Political Identity In Brazil

860 Words4 Pages
Two interacting forces, as Lafer puts it, characterize the international system: globalization and desire to preserve national identities. Countries seek to be on par with other countries, to take advantage of the global trends, but at the same time also try to preserve and actually strengthen their own national identities. Brazil’s stance on international arena, for example, as Lafer’s work suggests was shaped by its self- proclamation as “another West”, the stance that was in its turn shaped by such factors as country’s geographical position, economic wellbeing, historical background, demographics, as well as relations with neighbours in the region. Brazil does not have either old political or cultural heritage comparable to of Chinese or…show more content…
The colonial past and stemmed from it sentiments for “decolonization, development, and disarmament” along with relatively strong economy contributed to the strengthening of the vision of Brazil being “another West”, a leader of so called Third World, leading actor in G-77. In short, the perception of Brazilians that despite much of historical, ethnic, religious similarities with the Western countries they are different from them resulted in that the country pursues substantially different foreign policy strategies than their Western counterparts. Although Lafer’s work is focused on Brazil’s case, the work nevertheless gives valuable insight on how different factors build each respective country’s own perceived identity, which in turn affects its behaviour on international arena. Such authors as Prizel and Telhami with Barnett seem to support Lafer, and also argue that countries’ foreign policies are shaped by those countries’…show more content…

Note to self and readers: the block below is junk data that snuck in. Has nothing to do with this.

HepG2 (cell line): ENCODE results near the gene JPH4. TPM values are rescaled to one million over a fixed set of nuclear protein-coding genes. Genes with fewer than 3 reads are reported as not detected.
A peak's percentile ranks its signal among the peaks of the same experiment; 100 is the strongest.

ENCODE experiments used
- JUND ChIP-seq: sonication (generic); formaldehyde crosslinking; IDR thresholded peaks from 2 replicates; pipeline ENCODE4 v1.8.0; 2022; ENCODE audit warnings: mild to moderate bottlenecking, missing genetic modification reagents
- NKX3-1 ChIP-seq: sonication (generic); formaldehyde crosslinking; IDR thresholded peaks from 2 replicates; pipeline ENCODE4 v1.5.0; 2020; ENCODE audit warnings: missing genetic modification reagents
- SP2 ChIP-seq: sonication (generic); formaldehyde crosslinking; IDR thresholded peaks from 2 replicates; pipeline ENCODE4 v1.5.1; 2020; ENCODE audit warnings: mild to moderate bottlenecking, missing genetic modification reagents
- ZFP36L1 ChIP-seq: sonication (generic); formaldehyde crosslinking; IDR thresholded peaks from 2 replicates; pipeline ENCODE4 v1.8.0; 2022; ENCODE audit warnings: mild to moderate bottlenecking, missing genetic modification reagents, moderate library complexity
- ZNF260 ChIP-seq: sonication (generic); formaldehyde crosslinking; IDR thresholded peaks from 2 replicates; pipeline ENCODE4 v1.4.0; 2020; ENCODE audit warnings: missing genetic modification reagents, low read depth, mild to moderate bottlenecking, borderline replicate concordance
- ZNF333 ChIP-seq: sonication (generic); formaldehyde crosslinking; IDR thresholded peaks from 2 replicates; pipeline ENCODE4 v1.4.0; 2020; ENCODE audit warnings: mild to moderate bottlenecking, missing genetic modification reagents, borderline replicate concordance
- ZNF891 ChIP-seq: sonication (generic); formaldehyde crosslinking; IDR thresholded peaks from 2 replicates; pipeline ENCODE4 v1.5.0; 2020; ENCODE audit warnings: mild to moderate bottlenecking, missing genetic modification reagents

The difference he argues lies in distinct to each country national identities, which in turn influence the political identification of respective countries. Poland, for example, since 1940’s went through path of democratization and accordingly people felt having more in common with other democracies in the region. This has an implication of that Poland in its foreign policy currently position itself with the democratic West rather than with its greater Slavic counterpart Russia. Meanwhile, according to Prizel the process of political evolution in Russia is taking much slower pace, and that the country started to disengage from its imperial state only in 1960’s. This gradual process seem to be painful as since the dissolution of Soviet Union and subsequent loss of the superpower might Russia appears to struggles to shape new coherent national identity that in turn inhibits the formation coherent foreign policy strategies. It is important to note that Prizel’s book was published in 1998 and may not reflect current realities with national identities in Russia or Ukraine, but nevertheless the theoretical framework laid in the book do not seem to loose its significance because of it. Indeed, Prizel’s work supports
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